Today, SI and most of legacy media only thinks of the moment. The editorial decisions are made by men a level above and a floor removed (speaking figuratively these days) from the folks who are actually on the ground writing and editing. These same generals are “earning” (because I must wonder, How exactly are they earning their salaries?) exponentially more than the infantry who are on the front lines (writers, editors) and their solution to any lack of growth (not lack of profit, lack of growth) is simply to cut staff… even if 10 staffers probably don’t combine to earn the salary that one of them does.
But, the worst offshoot of all of this is the lack of continuity at SI or any legacy media workplace. There is no Steve Rushin occasionally roaming the halls to offhandedly provide wisdom and insights to the Gen-X’ers and Millennials who sorely need it (and who often don’t believe they do, which is Exhibit A of why they sorely need it).
I recall Thursdays and Fridays at SI where the coolest hang would be the Scorecard office. Jack McCallum, the editor and as affable a person who ever worked at SI, had a larger office and was a natural as a host. Rich O’Brien and Steve Cannella (two distinctly different generations from Jack and each other) also worked on Scorecard. They’d be seated on the couch. Jack would be holding court, the banter would flow, and the occasional guest (Merrell Noden? Alex Wolff? Franz Lidz?) would stop by. Overtly, ideas were being tossed about—this was organic Slack, farm to table—and laughter was being shared. More subtly, the way that it happens at a family’s Thanksgiving table, the rites of being part of the SI family were being passed down to the next generation.*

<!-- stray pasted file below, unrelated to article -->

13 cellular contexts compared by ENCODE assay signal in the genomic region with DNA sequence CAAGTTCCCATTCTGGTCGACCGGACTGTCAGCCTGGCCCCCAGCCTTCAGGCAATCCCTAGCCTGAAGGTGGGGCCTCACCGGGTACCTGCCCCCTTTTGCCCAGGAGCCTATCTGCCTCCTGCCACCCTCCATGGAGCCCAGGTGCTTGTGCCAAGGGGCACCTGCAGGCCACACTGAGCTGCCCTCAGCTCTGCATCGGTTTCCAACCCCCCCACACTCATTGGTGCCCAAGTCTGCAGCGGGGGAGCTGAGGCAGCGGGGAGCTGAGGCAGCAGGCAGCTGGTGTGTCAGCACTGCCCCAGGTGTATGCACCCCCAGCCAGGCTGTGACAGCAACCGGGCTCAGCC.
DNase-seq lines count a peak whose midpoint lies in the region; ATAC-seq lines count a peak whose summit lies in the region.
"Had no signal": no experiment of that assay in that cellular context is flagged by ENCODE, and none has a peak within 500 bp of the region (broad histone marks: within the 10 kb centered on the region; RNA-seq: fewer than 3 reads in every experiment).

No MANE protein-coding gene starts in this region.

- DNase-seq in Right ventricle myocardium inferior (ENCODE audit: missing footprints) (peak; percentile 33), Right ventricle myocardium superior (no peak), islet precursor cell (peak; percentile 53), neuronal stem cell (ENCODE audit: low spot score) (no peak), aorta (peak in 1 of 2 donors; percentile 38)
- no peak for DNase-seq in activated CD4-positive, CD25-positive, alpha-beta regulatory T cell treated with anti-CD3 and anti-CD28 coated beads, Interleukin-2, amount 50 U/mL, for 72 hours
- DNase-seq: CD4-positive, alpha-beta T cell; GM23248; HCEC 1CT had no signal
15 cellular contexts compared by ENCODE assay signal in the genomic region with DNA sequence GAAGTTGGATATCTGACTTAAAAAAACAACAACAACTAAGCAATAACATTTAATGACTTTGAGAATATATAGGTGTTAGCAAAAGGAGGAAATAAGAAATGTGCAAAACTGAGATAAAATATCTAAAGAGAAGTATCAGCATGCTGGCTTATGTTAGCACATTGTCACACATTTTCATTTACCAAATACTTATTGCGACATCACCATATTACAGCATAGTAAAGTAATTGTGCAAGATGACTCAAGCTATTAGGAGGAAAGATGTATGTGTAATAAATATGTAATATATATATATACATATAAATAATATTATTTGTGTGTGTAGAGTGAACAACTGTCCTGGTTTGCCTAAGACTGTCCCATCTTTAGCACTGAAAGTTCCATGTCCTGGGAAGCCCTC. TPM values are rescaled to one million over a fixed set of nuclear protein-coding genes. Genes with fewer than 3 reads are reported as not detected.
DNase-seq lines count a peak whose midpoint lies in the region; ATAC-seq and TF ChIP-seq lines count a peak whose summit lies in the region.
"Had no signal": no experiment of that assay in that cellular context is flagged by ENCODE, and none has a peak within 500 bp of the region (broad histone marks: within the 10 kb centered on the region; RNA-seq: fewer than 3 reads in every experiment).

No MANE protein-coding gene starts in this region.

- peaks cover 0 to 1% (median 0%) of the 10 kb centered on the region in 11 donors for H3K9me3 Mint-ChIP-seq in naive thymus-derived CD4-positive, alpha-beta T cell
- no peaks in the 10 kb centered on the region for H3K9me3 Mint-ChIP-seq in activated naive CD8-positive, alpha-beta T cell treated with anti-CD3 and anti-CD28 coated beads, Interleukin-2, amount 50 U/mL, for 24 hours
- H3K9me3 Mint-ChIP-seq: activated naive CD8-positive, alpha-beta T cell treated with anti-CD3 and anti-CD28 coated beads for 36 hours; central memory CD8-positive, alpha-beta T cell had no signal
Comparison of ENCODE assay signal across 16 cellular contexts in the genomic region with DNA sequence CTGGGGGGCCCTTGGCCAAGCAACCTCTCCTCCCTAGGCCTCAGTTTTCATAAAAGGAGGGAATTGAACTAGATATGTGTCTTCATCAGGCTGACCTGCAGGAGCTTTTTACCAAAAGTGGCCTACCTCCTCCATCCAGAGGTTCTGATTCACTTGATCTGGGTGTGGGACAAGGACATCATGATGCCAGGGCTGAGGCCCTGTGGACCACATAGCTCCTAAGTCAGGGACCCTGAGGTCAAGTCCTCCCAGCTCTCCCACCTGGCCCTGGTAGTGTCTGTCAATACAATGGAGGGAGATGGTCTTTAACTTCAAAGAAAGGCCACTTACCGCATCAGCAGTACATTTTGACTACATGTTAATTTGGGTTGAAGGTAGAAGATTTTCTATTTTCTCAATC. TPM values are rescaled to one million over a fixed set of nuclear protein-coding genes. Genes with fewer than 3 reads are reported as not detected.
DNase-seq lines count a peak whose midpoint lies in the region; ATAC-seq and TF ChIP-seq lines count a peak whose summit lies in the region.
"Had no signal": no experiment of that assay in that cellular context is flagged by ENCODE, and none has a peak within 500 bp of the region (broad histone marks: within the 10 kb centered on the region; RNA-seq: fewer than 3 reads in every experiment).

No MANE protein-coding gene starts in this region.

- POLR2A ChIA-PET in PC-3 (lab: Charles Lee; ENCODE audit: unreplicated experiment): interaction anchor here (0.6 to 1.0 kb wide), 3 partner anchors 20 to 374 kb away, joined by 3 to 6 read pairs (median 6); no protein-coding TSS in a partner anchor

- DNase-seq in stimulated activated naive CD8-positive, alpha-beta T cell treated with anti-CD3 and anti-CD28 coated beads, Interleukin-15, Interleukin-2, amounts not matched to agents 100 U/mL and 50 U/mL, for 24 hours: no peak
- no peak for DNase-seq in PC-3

*Thinking deeper on that Scorecard office, it was SI’s unofficial Algonquin Round Table. Whenever an out-of-town writer would visit the 18th floor, he (unless it was Sally Jenkins) would pay the obligatory visit to either Mark Mulvoy or Peter Carry (our top two honchos) or both, and then also to his primary editor. With those out of the way and time to kill before lunch or happy hour, he’d plop himself into the Scorecard office to partake in the banter.
McCallum, O’Brien and Cannella (the last, the youngest, is now the top name on the magazine masthead) all had similar traits: personable, far from self-absorbed, kind but, if attacked, could be caustic. Team players. The Scorecard office was a litmus test of not only a writer’s (or reporter’s) wit but also general character. Would you do a road trip with this person? Some visitors were simply so entertaining and funny–Rushin topped them all, but Franz Lidz was simply so out there—while others, such as Noden or Bill Nack, were passionate and deep thinkers but, again, never took themselves too seriously. As a young reporter, you understood not to stay past your welcome time and to listen more than talk. That room was like the cool kids’ quad in every dorm in America.
True story: one day an editor walked into the Scorecard office with a fax (!) he’d just received. It was a pitch from someone associated with his beat, an idea that he did not believe merited a stand-alone story in Si (in its print-only era) but that “might make a nice Scorecard item.” Jack & Co. were used to being handed off an editor’s hand-me-downs (this allowed the editor to tell the pitch man that he had not outright rejected the pitch). After the editor left the room, and this was an editor everyone liked, Jack took the fax, gave it a cursory read, and then stuck it down the back of his pants, mimicking the act of wiping his tush with the fax.